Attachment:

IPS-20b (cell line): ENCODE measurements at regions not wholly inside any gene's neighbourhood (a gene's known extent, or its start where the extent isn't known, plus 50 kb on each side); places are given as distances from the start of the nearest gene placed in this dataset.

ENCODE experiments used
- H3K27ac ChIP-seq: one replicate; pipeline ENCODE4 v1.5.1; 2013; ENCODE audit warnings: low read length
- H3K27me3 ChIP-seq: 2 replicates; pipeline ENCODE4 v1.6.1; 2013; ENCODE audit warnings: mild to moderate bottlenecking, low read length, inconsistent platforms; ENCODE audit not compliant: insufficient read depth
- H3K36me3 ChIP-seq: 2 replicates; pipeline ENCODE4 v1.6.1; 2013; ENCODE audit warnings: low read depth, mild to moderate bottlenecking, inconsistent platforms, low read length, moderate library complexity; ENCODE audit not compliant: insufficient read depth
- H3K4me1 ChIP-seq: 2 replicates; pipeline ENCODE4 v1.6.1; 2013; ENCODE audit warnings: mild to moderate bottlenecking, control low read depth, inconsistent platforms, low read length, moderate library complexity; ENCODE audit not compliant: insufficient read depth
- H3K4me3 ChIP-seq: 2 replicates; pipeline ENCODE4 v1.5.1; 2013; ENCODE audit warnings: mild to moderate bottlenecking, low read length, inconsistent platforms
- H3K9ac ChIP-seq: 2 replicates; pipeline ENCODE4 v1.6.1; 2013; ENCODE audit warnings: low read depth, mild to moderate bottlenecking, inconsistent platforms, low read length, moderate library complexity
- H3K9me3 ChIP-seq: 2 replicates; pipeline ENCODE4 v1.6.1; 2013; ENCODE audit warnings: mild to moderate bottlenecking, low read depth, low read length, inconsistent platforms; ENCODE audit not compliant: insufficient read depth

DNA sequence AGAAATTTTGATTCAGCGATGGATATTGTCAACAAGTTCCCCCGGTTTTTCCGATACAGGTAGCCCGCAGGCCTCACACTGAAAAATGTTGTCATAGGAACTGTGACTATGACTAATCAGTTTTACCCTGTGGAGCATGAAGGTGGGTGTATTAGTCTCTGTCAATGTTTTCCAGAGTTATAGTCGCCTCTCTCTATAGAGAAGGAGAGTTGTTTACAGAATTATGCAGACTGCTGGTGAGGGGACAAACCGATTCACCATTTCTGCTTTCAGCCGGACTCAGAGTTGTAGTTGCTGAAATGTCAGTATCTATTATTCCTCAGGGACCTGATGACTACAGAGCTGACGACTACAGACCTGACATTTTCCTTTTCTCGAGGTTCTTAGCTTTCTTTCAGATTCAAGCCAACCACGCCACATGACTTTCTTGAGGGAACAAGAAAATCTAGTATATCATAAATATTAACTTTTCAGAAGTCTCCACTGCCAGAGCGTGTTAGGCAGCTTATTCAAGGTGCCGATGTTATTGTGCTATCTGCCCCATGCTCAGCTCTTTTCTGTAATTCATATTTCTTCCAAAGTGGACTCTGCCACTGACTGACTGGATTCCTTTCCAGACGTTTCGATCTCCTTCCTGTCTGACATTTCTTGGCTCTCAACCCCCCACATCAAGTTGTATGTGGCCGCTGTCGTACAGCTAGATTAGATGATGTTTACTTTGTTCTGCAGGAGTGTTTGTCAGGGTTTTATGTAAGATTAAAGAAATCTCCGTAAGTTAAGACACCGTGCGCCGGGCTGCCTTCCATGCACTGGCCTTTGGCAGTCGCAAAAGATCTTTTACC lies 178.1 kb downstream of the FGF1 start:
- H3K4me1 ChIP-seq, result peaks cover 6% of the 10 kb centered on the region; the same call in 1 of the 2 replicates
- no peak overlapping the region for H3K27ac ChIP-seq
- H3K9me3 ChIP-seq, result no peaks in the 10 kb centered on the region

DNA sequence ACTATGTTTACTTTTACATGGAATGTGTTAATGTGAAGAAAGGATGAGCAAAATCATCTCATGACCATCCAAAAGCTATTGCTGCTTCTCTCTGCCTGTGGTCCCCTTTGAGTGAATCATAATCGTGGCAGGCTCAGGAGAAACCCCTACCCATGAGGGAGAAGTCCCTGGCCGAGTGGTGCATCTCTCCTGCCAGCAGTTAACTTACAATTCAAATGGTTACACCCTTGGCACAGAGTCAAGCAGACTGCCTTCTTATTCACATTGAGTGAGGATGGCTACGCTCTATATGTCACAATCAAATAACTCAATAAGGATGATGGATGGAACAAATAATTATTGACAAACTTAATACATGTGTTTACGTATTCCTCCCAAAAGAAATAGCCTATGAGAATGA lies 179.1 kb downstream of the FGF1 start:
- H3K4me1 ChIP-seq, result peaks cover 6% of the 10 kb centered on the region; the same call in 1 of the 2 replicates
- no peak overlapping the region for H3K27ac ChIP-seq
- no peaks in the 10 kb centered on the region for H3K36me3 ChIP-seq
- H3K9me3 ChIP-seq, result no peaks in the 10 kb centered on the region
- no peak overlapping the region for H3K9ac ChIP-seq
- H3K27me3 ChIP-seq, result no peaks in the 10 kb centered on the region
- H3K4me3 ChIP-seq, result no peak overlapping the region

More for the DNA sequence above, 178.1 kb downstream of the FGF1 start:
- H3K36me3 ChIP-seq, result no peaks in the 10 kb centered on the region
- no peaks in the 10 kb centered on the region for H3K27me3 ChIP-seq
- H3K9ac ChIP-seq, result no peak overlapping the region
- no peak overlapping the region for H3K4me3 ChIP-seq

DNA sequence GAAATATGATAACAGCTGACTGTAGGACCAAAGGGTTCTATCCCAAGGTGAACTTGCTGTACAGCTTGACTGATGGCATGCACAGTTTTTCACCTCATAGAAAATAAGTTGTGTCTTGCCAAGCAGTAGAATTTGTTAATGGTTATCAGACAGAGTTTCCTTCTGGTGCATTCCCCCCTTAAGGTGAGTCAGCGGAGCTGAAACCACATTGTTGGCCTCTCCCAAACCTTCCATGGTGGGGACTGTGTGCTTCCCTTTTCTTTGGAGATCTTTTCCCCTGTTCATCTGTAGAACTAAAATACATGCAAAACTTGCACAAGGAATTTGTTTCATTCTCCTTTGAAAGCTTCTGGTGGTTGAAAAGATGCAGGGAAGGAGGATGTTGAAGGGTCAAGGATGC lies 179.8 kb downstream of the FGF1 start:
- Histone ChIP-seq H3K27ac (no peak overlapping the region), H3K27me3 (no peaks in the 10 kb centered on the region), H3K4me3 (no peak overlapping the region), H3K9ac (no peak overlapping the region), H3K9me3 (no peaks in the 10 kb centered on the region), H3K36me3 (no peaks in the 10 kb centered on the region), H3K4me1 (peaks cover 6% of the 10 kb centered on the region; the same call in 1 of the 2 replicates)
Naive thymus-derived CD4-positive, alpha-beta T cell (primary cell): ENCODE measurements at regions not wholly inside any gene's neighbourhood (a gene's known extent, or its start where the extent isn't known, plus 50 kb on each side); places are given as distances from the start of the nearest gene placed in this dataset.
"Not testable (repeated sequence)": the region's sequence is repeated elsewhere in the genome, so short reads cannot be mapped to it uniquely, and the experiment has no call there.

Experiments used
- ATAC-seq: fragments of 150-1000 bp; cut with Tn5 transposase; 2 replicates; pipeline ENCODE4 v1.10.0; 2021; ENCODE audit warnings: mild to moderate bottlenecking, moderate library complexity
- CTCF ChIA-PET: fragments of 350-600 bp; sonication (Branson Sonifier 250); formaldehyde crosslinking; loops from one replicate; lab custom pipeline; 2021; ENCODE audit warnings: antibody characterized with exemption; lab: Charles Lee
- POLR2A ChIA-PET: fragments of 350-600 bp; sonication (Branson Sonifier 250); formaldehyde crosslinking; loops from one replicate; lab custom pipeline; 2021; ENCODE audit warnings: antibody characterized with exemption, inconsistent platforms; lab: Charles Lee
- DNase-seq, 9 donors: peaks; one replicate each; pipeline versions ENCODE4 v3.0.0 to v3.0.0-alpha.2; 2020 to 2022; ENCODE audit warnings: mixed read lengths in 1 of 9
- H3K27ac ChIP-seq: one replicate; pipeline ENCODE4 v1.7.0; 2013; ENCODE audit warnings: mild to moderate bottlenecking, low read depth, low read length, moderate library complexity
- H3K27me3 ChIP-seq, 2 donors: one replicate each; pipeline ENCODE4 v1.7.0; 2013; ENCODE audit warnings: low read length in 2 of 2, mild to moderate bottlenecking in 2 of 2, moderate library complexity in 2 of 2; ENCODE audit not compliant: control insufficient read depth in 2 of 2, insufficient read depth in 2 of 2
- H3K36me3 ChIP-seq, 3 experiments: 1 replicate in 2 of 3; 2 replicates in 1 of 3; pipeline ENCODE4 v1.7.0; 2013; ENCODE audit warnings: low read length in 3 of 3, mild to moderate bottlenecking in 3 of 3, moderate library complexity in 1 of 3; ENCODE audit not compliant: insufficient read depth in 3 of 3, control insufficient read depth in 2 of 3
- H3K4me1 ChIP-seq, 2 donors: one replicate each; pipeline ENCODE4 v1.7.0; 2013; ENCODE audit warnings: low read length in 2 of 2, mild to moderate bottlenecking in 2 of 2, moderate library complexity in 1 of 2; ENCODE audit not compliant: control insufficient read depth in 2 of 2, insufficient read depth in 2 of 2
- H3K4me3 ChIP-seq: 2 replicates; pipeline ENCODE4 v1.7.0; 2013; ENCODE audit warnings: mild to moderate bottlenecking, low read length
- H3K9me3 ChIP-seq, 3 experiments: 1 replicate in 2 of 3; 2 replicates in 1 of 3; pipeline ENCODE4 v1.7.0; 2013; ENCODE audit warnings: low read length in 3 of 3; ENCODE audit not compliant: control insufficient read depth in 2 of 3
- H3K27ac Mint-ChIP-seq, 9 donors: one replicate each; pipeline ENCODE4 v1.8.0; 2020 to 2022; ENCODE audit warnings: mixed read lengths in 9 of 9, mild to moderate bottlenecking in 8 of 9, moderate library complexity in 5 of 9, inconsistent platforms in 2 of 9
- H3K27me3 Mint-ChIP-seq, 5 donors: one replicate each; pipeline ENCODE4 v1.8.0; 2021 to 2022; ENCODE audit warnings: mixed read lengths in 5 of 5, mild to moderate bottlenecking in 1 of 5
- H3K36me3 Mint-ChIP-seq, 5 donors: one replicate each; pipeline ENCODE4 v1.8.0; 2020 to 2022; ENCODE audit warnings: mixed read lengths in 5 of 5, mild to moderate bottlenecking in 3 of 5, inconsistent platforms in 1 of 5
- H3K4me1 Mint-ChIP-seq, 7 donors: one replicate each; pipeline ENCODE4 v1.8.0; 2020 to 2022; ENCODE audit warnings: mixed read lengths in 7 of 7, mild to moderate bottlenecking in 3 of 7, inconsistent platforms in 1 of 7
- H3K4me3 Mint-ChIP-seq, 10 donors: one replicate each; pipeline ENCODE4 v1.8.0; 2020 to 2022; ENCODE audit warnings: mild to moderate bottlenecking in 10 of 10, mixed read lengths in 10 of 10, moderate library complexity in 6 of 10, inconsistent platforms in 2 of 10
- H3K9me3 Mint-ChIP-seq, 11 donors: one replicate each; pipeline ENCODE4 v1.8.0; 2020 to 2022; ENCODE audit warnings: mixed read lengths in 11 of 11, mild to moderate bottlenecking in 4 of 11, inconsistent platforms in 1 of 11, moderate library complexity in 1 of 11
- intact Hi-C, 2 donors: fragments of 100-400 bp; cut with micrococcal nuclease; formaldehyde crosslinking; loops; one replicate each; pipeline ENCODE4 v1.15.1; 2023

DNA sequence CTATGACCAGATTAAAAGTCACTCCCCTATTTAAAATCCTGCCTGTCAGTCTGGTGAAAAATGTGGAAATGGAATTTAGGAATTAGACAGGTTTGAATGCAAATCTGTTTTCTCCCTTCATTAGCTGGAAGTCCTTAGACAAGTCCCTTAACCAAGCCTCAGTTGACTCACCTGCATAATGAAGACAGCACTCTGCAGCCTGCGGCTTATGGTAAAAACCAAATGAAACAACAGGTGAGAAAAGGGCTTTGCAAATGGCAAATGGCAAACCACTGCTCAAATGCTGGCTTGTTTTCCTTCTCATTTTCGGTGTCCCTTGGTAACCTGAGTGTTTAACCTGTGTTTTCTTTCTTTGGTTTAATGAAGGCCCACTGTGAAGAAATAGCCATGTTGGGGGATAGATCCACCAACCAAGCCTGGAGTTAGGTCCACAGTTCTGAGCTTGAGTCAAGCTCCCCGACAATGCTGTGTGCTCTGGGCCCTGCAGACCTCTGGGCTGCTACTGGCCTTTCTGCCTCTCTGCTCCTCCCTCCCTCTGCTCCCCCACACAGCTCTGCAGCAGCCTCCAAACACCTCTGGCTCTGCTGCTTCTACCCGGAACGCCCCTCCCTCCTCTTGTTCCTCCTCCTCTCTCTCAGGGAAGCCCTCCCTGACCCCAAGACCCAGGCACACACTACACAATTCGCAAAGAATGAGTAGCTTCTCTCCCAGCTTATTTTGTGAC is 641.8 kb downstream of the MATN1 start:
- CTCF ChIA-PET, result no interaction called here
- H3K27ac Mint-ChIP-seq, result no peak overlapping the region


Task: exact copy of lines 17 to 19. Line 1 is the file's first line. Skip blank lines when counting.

- no peaks in the 10 kb centered on the region for H3K36me3 ChIP-seq
- H3K9me3 ChIP-seq, result no peaks in the 10 kb centered on the region
- no peak overlapping the region for H3K9ac ChIP-seq